Conclusions: The HEART score has excellent performance for prediction of MACE (particularly mortality and MI) in chest pain patients and should be the primary clinical decision instrument used for the risk stratification of this patient population.

Money Minutes for Doctors #11 - Contracts, Part 2

Welcome back to our monthly financial podcast, Money Minutes for Doctors. In this episode we jump back into the subject of employment contracts with part two of one of the most important topics for a physician coming out of residency. As usual, our talk is with Ms. Katherine Vessenes, JD, CFP®, RFC, Founder and President of MD Financial Advisors. Enjoy!!


About Ms. Vessenes:

Ms. Vessenes works with over 300 physicians and dentists from Hawaii to Cape Cod. Her firm uses a team of experts to provide comprehensive financial planning to help doctors build their wealth and protect their wealth while reducing taxes now and in the future. Katherine is a longtime advocate for ethics in the financial services industry; and has written three books on the subject of investment strategies. She has received many honors and awards including: numerous tributes from Medical Economics as a top advisor for doctors, multiple 5-Star Advisor Awards, honored as a Top Woman in Finance, in addition to being selected to be on the CFP® Board of Ethics. Katherine can be reached at: Katherine@mdfinancialadvisors.com or 952-388-6317. Her website: www.mdfinancialadvisors.com.

Quick Summary: 

Changes in health care are impacting all physicians, it has never been more important for doctors to carefully review their new contracts before they sign them. 

There has never been a contract that was not negotiable and improved in some way!

Liquidated Damages: Although I have only seen this in three contracts in the last year, this clause is becoming much more common. 

Liquidated damages is a legal construct that allows the parties to state up front, in writing, what the damages will be if the contract is breached. Parties agree in writing if the doctor violates the contract in any way, even if something as simple as not giving proper notice about leaving, the doctor will owe the employer the amount specified in the employment agreement, payments can exceed several hundred thousand dollars. 

Tip: never sign an agreement like this without consulting an attorney. It is definitely important to remove it from the agreement if the employer is agreeable.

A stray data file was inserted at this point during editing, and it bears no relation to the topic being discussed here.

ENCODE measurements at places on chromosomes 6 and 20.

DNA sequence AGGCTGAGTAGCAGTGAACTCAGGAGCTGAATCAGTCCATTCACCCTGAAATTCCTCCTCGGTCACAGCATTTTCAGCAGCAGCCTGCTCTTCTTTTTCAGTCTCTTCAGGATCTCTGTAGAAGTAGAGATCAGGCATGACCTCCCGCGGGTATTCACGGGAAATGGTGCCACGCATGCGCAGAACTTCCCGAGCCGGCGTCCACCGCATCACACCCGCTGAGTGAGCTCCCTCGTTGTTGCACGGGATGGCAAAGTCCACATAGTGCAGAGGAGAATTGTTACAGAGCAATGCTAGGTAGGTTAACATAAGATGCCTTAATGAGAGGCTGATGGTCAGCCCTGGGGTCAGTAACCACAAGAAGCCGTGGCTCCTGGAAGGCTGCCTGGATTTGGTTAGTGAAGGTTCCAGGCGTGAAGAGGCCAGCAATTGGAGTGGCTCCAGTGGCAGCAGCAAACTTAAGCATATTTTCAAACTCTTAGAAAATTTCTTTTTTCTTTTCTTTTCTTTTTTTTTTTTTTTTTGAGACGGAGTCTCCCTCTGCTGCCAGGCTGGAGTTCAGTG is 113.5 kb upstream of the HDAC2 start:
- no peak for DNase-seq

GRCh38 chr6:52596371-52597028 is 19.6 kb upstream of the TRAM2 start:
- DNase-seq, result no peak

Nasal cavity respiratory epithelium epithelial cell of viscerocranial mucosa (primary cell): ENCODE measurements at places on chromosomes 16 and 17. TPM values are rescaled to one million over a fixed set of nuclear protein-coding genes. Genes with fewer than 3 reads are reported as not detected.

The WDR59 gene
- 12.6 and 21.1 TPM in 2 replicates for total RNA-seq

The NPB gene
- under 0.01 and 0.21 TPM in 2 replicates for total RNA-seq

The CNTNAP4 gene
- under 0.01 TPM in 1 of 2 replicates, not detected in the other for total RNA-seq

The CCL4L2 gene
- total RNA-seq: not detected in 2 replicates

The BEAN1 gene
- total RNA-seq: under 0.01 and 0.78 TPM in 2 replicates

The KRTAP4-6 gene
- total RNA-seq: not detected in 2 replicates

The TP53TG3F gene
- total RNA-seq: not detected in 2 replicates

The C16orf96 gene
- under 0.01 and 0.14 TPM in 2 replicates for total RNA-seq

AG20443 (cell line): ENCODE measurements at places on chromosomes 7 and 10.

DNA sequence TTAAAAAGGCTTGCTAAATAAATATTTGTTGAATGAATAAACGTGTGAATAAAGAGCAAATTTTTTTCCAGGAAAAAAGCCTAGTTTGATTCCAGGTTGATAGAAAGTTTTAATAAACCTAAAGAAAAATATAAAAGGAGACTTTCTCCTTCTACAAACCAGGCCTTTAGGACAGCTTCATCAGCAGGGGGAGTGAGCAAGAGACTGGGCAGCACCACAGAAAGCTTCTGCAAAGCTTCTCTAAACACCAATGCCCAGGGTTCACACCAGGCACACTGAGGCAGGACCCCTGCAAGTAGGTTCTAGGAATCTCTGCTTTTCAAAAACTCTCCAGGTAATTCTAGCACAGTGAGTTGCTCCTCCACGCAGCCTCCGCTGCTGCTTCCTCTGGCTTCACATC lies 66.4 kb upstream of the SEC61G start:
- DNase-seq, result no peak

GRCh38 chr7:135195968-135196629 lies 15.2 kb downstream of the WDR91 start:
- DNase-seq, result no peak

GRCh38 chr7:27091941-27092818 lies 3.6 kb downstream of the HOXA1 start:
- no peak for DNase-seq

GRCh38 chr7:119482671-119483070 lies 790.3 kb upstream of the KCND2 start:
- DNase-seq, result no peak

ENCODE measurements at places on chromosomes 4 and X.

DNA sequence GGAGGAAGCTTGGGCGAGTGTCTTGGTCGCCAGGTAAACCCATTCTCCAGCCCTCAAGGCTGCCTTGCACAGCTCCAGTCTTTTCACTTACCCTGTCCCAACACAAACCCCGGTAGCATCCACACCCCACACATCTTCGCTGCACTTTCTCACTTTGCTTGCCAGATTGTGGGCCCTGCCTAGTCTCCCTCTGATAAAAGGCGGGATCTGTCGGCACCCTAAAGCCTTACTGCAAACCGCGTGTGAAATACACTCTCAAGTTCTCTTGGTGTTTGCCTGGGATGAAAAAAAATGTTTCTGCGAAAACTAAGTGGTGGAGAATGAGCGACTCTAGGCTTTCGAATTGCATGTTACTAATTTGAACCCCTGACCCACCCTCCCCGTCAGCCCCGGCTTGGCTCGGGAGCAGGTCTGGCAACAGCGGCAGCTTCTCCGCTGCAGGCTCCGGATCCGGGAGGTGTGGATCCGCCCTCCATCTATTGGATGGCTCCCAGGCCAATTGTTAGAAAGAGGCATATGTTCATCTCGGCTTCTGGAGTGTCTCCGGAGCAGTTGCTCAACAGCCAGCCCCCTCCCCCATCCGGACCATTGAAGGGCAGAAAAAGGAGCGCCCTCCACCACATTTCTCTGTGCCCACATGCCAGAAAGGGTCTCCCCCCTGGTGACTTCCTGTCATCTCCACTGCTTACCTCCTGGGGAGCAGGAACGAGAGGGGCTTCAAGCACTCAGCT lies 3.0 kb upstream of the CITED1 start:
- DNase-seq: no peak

Tail Coverage: It is always nice to have your new employer pay for tail coverage if you leave. This can be quite expensive if you have to pay for it individually.  If you don’t see it provided in your contract, use this as a negotiation point.  

Tip: Make sure that you have tail coverage and that you don’t have to pay for it.

Tip #2: The most power you will ever have with your new employer is before you sign the agreement. Make sure you use this time to negotiate a contract that is fair to you, and protects you, too. Don’t hesitate to work with an attorney. 


These should be clearly spelled out.  Learn the details and make sure they are achievable.  Make sure you ask “Of your recent hires that are similar to me, how did their bonuses pay out?”  Specifics not needed, but need to know how to plan for the future. Or could ask “What is it going to take for me to qualify for your bonus program?” Make sure you know how they are computed. 

Types of Bonuses:

  • Staring bonus – gets paid after you start, encourages you to stay w the firm

  • Retention bonus – if you stay past a certain time period, you are paid for staying on longer (i.e. 1 year)

  • Sign on bonus – should be paid when you sign the contract but often won’t receive the money until you start or even after the first year 

  • Production bonus – depends on how many patients you see per hour or how many RVU you bill etc.  These are becoming more common. 

Tip: if you don’t see bonuses offered in the contract this could be a negotiation point especially if your employer won’t negotiate on the salary

Negotiation Tips: 

  • Commonly see failure to negotiate, unfortunately more commonly seen in the female population.  Negotiations are expected and if you don’t you are leaving money behind. 

  • Overall “he who has the gold makes the rules”. Remember you have gold too, we are currently in a physician shortage! 

  • Know how in demand you are for your specialty and your location

  • He who speaks first loses. If you offer concrete terms the negotiator will latch on to that and the risk is that they may have been willing to offer more. Be sure to include pauses and don’t rush to fill the void, give your employer an opportunity to make you an offer

  • Negotiations should be done in person or at the very least over the phone.  You need the opportunity to assess body language etc. during the negotiation period

  • Never agree on the spot.  Take time to review, do research, review with your advisors.  Don’t respond to time pressures by your employer. 

  • Go in with a list of questions and then have a second list of your priorities that perhaps can be improved upon in your favor to “sweeten the deal”

  • Use role play or mental rehearsal to prepare yourself for the negotiation. 

  • Your negotiation period is the honeymoon phase so make the most of it!